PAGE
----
All one has to do is watch a few episodes of Netflix’s “La Divina Gula“ (Heavenly Bites, in English), to understand that Mexicans love to reinvent and reorder their cuisine, even the most sacred of national dishes. Concha sweetbread fused with corn muffins, chilaquiles served in a bollilo (Mexican sandwich bread), and Doritos loaded down with every kind of condiment you can imagine represent the innovation of food on the streets of Mexico that the country is famous for.
But the national restaurant association, Canirac, has drawn a line in the sand when it comes to Mexico’s national dish, chiles en nogada. A hamburger version has not been warmly welcomed.
Chiles en nogada is a mild poblano pepper stuffed with a blend of ground meat, fruit and spices and smothered in a walnut sauce with a sprinkling of pomegranate seeds on top. Because the ingredients are available during the late summer/early fall and because of its red-white-and-green color scheme, chiles en nogada is often considered Mexico’s most patriotic dish and is served during the Independence Day season in and around September 16.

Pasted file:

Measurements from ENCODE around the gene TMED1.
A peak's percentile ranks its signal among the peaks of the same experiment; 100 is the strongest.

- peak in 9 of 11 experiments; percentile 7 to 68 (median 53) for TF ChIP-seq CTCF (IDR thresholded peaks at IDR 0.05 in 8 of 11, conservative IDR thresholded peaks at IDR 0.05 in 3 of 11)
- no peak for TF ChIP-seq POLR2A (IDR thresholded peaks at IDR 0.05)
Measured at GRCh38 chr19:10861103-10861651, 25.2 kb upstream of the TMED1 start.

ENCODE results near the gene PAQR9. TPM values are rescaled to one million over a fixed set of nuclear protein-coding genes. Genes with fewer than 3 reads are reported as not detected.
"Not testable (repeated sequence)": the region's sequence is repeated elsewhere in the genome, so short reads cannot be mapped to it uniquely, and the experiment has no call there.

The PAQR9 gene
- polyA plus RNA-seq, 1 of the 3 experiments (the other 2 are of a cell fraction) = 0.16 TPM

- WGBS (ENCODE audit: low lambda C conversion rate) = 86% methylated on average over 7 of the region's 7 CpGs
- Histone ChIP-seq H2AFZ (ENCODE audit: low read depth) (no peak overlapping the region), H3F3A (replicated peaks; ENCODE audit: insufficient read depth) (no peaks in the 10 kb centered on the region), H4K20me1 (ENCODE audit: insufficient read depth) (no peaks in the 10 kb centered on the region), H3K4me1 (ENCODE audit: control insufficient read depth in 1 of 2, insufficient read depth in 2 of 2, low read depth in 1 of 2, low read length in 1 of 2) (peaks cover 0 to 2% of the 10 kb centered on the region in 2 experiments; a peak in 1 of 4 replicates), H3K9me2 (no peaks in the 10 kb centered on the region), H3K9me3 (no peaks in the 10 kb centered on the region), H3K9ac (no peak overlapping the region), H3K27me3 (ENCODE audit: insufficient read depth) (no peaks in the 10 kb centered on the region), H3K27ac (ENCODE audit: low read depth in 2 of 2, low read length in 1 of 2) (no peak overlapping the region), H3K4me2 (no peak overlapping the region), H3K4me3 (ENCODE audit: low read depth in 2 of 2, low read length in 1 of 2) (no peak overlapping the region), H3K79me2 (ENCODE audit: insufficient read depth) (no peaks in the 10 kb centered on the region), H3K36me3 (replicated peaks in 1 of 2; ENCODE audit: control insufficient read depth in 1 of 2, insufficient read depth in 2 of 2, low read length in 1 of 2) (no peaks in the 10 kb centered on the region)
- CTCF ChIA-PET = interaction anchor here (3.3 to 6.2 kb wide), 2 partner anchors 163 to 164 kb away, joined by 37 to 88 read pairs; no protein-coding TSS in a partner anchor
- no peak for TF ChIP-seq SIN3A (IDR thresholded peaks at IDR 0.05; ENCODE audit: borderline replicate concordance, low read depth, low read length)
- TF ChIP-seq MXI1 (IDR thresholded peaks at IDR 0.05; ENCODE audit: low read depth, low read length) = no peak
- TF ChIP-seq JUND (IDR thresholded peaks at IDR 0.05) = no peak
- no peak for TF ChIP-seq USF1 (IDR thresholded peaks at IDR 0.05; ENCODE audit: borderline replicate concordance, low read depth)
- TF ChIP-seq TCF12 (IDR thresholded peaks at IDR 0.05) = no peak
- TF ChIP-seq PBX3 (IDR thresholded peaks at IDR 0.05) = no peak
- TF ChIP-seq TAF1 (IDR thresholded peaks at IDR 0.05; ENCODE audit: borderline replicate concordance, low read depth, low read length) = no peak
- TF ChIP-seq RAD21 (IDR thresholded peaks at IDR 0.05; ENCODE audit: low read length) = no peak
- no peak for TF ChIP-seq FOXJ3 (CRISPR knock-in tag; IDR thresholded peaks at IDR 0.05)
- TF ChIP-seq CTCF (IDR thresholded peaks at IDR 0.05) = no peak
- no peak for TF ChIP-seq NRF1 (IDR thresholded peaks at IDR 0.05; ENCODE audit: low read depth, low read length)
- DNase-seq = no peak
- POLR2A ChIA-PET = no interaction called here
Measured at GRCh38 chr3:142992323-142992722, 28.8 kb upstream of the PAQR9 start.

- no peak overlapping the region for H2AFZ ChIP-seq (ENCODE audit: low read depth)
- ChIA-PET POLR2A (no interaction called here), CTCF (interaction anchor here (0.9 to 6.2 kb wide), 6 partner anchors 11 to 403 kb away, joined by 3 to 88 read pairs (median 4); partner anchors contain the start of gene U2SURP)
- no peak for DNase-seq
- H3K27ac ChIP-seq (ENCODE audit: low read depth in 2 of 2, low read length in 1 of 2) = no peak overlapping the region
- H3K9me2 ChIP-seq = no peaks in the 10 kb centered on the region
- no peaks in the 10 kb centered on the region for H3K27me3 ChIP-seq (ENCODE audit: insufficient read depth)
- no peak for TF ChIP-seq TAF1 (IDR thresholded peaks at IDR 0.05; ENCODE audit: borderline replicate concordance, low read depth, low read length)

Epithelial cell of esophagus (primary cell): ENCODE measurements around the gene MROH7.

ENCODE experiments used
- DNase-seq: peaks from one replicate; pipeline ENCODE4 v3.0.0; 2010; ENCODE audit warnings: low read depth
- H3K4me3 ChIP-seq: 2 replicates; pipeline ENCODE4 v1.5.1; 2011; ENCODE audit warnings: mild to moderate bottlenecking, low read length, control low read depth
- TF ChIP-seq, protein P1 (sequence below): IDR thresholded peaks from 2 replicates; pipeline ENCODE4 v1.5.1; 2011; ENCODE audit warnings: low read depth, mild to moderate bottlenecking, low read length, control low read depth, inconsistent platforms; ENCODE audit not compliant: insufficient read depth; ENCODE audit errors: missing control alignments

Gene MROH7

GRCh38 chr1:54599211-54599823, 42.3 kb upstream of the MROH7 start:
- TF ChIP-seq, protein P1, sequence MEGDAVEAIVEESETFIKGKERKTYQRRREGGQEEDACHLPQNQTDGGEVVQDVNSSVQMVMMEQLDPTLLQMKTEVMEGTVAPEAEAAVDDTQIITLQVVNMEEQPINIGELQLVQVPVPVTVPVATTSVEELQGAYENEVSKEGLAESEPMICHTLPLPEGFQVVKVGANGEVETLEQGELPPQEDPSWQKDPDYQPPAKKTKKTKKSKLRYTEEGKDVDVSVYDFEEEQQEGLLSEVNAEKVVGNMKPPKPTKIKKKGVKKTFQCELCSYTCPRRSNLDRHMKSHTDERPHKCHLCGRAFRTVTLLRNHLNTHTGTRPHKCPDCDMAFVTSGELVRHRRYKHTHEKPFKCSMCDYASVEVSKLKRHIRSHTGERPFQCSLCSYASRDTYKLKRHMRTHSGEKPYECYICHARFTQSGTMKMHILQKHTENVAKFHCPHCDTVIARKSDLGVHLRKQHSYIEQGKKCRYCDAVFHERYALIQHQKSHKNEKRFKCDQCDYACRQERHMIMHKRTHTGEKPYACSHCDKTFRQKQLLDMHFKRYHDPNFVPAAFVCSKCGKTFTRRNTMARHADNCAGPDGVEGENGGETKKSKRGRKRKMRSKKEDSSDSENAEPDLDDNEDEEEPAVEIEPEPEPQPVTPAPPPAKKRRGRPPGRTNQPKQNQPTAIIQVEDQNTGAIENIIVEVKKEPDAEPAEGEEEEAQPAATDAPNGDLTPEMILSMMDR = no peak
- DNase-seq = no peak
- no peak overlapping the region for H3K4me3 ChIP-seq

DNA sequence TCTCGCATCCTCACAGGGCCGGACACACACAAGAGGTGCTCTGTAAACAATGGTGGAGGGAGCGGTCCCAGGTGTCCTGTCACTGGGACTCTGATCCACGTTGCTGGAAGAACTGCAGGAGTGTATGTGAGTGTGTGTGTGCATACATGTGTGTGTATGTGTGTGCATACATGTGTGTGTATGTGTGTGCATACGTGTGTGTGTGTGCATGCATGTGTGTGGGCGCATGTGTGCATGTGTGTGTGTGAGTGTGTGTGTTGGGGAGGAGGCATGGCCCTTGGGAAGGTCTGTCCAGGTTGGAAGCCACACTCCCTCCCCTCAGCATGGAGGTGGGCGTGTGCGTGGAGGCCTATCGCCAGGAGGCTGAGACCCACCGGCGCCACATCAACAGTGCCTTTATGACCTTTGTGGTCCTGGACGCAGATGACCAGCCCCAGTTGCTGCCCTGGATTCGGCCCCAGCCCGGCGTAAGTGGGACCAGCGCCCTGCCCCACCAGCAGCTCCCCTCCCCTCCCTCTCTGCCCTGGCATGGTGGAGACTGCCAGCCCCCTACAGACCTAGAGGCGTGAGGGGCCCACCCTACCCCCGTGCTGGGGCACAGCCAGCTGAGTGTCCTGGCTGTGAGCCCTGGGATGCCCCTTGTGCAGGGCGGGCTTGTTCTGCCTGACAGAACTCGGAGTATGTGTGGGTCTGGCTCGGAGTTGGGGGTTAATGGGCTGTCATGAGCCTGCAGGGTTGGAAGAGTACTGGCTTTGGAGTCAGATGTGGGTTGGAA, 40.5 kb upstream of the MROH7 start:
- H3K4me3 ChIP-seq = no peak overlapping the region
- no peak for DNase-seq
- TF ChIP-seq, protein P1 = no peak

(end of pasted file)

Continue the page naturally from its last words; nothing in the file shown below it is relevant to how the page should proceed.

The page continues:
Representatives of Canirac in Puebla are now lamenting newly invented dishes including a hamburger and a cemita, a kind of sandwich special to Puebla, saying that such quirky interpretations are damaging the reputation of the original.
“[The restaurants] can do what they want, we can’t prohibit anyone from doing anything, but we are calling on them to be clear about the product they are selling called chiles en nogada … This dish is unique, so we must respect its originality, everything else is just inventions. Canirac doesn’t support these innovations because they only damage the reputation of Poblano cuisine,” said Carlos Azomazo, Puebla’s Canirac chief.
Puebla is particularly attached to chiles en nogada as the dish is said to have been created there by Spanish nuns in one of the city’s many convents.
With reports from El Sol de Puebla